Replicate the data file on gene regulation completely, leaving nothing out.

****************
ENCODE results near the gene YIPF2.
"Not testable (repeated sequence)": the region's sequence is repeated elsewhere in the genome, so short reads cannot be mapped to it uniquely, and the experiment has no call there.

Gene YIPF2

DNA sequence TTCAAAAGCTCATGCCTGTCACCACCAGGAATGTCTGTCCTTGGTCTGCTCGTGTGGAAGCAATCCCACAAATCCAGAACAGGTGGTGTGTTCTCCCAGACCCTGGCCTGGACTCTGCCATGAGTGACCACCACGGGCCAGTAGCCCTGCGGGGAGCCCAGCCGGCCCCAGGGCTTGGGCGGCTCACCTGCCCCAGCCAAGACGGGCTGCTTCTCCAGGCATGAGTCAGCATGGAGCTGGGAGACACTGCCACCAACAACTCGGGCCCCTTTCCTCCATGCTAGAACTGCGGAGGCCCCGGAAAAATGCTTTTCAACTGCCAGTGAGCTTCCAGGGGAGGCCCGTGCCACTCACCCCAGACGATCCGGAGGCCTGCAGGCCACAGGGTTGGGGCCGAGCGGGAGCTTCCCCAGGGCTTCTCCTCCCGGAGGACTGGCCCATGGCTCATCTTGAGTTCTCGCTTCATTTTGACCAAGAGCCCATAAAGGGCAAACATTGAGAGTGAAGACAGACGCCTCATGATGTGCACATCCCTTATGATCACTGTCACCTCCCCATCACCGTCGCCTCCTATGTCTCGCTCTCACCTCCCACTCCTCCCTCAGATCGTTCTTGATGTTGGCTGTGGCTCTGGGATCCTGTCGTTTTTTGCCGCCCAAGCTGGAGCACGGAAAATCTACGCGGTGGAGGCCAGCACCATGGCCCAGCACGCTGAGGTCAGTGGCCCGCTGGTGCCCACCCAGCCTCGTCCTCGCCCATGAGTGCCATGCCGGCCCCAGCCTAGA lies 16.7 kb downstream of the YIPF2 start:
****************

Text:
ENCODE results near the gene YIPF2.
"Not testable (repeated sequence)": the region's sequence is repeated elsewhere in the genome, so short reads cannot be mapped to it uniquely, and the experiment has no call there.

Gene YIPF2

DNA sequence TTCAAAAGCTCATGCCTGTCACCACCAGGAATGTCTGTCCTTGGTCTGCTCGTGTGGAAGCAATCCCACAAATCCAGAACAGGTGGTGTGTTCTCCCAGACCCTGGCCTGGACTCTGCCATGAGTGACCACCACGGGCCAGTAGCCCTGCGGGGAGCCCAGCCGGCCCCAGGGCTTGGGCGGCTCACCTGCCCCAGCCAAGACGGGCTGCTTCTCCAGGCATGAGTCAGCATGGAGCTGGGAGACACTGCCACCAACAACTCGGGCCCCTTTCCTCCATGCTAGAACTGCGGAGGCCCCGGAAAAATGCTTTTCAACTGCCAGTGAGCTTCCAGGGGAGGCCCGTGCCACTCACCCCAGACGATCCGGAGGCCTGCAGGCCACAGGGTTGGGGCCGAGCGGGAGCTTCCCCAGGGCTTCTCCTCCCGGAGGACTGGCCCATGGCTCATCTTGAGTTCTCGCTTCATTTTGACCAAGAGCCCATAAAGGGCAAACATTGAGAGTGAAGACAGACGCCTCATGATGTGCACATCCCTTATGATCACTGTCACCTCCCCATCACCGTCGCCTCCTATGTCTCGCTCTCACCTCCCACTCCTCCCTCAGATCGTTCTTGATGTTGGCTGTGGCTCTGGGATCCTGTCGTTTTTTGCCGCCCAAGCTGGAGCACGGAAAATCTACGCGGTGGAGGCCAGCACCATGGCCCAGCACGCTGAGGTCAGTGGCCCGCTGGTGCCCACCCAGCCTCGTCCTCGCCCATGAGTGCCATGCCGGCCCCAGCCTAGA lies 16.7 kb downstream of the YIPF2 start: